Linked to geographical injustice is economic injustice, both globally and within each country. Climate impacts affect the poorest sections of society more severely, while wealthier people are typically more able to adapt to climate change and withstand economic losses.
Finally, temporal injustice derives from the fact that young people, and indeed future generations, have done little or nothing to contribute to climate change, yet are the ones that will suffer the consequences of decisions made on their behalf. These facts are inescapable and must be acknowledged to ensure that our response to climate change is just.
Building bridges across divides
Trying to resolve the multi-dimensional unfairness of climate justice through ‘us vs. them’ definitions will not result in a just outcome. There is a danger in drawing battle lines when what is needed are bridges. There will be no way forward, no just solutions found, by pitching young vs old, or rich vs poor. Climate change demands unprecedented levels of cooperation across age groups, ethnicities and social groups.
Reducing greenhouse gas emissions, protecting biodiversity, restoring ecosystems, improving the lives of the poorest and most vulnerable populations, and building resilience into the fabric of societies and communities will mean working together towards a common cause. For this to work, there must be an open, intergenerational dialogue to develop a shared vision for Myanmar’s future.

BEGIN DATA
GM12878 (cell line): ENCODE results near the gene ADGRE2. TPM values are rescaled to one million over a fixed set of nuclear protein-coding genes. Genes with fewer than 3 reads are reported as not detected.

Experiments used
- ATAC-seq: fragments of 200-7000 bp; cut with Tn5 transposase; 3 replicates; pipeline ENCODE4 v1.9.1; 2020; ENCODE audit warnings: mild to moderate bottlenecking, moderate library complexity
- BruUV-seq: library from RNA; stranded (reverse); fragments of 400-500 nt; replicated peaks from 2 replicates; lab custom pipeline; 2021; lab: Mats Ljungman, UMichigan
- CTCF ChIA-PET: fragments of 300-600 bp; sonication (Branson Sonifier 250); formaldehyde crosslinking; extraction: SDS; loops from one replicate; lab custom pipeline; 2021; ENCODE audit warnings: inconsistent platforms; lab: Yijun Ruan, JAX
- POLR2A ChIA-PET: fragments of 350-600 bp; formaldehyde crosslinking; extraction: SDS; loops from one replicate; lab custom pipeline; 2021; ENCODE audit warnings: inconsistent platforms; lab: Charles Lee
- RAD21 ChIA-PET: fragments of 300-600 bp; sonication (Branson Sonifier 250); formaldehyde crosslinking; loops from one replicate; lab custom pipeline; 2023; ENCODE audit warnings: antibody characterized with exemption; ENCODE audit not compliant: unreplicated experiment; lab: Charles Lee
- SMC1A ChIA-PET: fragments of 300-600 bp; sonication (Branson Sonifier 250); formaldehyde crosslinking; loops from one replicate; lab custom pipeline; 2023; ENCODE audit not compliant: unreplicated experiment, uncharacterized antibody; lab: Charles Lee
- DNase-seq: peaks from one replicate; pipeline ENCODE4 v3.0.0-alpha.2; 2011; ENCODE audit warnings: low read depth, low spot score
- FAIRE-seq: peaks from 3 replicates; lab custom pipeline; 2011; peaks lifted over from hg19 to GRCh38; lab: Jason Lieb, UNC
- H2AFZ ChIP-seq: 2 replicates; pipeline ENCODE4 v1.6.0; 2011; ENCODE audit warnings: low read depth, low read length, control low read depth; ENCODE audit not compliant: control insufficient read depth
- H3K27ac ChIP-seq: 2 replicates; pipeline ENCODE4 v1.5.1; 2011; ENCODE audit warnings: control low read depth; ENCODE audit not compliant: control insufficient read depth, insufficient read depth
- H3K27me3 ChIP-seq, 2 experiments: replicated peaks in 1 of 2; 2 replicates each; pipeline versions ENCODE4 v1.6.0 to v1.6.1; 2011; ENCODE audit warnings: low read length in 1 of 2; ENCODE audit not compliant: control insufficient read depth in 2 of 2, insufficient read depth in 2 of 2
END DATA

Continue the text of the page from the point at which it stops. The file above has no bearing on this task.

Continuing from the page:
Importantly it also requires bringing Myanmar’s young people closer to the decision-making processes. Over one-third of Myanmar’s population are between 15 and 35 years old; their role cannot be restricted to shouting from the sidelines, relentlessly demanding democracy, peace, and climate justice.
An effective process for climate action must enable youth representatives from diverse social groups to join with others across generations and play a substantive role in shaping the future. In 2019 the UN Office of the Secretary-General’s Envoy on Youth commissioned a policy paper on youth-inclusive peace processes. The paper maps young people’s engagement in peace processes around the world, highlighting the dynamic roles that young people have taken in shaping peace agreements. The paper also shows that the positive impacts of young people’s efforts relate to their proximity to the ‘negotiation table’. This is likely to hold true for climate, just as much as for peace.
A progressive agenda
Myanmar’s youth continue to show courage in the face of forces that threaten their future. Thant Myint-U urges them to reject the “terrible legacies” that they inherited and “craft a progressive agenda across ethnic lines, centred on inequality and development as well as peace and justice.”
In a real sense, climate change presents an excellent
opportunity to bridge divides and be a central issue of Myint-U’s progressive
agenda. The international climate movement is a clear demonstration of this. Young
people in Myanmar are now part of a global groundswell of young people in
countries worldwide. This has opened dialogue between like-minded people across
continents to tackle a common problem. There is no reason why this cannot be
repeated across age groups as well, ensuring a just future for generations to